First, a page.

From:(Anonymous)
Date:September 29th, 2005 04:58 pm (UTC)
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Which leads to my second thought regarding the study. What constitutes a religious society? As Kaye answered, the study seems to focus on Christianity. (I wouldn't be surprised if the study's authors are displeased with the present Bush administration and characterize our country's politics as being "too Christianized". Not that they may not be right on both counts. But the study feels too partisan.) But I'd venture to say that the abortion rate, the STD rate and other results are less in Iran, Pakistan, Kuwait, etc. Of course, these countries don't have published statistics of these things. Why? Because they are religiously controlled countries and I wouldn't be surprised if abortion was outlawed there and sex is rarely publicly talked about. Yet these are religious countries. How do these religious countries manage to have such lower rates of crime and sexual problems? They brutally punish those who break religious rules and they censor the media that is not in line with their religious values. (Though this isn't just something religions do, Communistic China, claiming an atheist bent, does the same thing.) So it seems the problems the study indicate as a result of religiosity are a small price to pay to have a heterogeneous society. "But wait!" you say, "Secular societies are able to have a homogeneous society without all the bloodshed. Its only religious homogeneity that imposes its will on the people." Perhaps, though there can't be a truly secular society. There can be secular governments, but they will constantly face the balancing act between what they see as valuable with what religious groups see as valuable. Take the example of France in its continuing problems of allowing girls to wear headscarves to school. France prides itself on being the secular society par excellence, but when faced with the head scarf issue they were forced to become insensitive to Muslim values. It seems common sense for us to just let people wear what they want to wear, but France's secularism works only because its society is secularly homogeneous. When values conflict, the French man will put aside his religious values for the secular one. That seems reasonable to him. But for the Muslim girl, the value of her headscarf is higher than the equality of the French citizen. She is following God's law, not France's. So I think there just can't BE a secular society that does not allow for religious freedom and as a result religious interaction with the government and society leading to secular values being stepped on occasionally. And as a result of that, should the study have some merit, all the resulting problems associated with religion. ---- Steven Marc Harris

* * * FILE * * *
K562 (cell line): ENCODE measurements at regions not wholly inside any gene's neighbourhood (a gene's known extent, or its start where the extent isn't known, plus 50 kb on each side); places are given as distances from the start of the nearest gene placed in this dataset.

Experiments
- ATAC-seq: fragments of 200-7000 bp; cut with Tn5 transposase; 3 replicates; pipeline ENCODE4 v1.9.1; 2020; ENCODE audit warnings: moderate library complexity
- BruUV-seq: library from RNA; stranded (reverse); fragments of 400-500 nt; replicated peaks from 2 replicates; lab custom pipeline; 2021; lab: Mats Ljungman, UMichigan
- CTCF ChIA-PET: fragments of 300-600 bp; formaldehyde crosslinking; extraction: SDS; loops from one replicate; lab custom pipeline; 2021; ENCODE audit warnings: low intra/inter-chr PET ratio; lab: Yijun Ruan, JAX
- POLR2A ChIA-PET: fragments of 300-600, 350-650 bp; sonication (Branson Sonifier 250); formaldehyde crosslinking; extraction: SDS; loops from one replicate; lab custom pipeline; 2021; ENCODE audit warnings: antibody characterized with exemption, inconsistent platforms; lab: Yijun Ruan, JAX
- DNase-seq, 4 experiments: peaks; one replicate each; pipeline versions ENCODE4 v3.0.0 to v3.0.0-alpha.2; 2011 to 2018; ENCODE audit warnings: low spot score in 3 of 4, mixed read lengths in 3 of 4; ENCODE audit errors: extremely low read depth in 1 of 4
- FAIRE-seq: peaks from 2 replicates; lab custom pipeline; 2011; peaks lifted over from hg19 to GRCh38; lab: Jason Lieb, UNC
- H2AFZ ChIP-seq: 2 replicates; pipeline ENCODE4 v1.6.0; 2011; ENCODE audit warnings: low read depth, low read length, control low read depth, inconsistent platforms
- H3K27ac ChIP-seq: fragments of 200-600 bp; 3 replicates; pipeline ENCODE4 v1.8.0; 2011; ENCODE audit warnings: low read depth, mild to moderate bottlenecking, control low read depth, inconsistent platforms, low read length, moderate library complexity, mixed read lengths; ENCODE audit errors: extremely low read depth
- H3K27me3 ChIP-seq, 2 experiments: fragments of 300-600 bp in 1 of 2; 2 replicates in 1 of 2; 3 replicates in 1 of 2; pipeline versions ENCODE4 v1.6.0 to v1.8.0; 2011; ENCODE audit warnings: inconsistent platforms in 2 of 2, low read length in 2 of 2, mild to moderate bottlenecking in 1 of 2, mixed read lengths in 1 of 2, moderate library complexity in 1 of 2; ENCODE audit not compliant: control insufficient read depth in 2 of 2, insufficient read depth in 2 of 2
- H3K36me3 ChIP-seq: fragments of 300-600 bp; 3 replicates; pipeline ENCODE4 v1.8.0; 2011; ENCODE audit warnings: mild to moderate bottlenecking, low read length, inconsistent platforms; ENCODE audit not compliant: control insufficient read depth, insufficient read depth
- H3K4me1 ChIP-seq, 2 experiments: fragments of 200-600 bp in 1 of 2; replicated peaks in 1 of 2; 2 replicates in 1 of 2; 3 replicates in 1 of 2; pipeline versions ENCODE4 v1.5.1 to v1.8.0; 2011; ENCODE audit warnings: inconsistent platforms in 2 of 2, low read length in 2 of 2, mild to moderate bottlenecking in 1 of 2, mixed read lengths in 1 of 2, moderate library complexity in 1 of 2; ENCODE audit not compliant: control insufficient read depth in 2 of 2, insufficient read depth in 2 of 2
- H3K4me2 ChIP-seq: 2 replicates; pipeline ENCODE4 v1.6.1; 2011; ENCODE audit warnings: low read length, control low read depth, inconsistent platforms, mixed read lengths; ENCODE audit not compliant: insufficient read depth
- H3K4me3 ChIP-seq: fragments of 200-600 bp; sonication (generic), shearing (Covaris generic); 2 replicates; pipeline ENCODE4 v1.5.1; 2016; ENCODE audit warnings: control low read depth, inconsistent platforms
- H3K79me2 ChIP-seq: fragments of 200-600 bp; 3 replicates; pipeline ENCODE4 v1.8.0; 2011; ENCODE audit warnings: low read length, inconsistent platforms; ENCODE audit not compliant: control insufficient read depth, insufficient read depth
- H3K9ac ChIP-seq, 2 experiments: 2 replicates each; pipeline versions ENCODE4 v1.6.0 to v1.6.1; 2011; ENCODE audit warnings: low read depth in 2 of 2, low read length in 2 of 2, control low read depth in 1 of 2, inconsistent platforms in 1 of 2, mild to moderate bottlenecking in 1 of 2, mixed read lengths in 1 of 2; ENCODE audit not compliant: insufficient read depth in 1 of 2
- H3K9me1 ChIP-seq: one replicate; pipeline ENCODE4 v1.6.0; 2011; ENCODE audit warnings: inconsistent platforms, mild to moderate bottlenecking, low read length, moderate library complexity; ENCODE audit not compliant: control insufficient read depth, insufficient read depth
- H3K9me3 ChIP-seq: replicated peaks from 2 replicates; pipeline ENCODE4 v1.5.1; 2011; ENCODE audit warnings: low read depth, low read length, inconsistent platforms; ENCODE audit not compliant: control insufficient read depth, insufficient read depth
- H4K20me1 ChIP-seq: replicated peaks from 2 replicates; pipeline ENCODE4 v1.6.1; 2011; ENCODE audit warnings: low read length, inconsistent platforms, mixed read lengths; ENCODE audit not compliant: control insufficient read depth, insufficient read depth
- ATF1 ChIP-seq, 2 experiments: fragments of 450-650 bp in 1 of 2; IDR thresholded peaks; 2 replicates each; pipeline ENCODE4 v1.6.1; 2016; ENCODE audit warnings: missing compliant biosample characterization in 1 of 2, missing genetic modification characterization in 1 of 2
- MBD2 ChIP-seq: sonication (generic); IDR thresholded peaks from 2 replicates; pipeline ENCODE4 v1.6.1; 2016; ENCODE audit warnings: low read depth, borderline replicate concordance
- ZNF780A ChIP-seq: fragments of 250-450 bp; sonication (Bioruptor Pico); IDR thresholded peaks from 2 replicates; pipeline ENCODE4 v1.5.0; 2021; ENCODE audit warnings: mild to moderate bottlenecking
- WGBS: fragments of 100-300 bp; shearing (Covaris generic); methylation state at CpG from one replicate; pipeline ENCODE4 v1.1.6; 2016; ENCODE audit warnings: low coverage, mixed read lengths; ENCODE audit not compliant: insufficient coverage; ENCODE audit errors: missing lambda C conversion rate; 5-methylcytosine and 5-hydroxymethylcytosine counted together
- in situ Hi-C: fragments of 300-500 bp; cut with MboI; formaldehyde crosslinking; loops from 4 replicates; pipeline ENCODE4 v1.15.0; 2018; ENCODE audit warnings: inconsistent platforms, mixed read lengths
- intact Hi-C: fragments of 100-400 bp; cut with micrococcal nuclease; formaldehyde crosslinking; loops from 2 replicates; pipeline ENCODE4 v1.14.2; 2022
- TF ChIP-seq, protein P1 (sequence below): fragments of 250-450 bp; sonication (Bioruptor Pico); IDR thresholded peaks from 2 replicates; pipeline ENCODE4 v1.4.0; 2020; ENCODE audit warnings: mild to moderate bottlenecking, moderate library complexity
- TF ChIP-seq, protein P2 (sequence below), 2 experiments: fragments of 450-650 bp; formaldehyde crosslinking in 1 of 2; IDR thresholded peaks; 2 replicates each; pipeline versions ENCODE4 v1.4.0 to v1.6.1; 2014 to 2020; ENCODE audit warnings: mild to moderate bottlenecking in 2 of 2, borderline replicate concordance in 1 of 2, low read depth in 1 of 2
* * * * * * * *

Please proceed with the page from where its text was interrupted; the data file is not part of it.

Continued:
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From:aaronjv
Date:September 28th, 2005 06:53 am (UTC)

WOOOO!

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Go science, go science, go science!

Let's hear it for intelligence over intelligent design!

My current email sig:
"If nearly all original species are extinct, the
intelligent design creator was not very intelligent."
--Brown University professor Kenneth Miller, the first
witness called in the trial against Intelligent Design
beliefs being taught in Dover, Pennsylvania schools

Journal of No. 118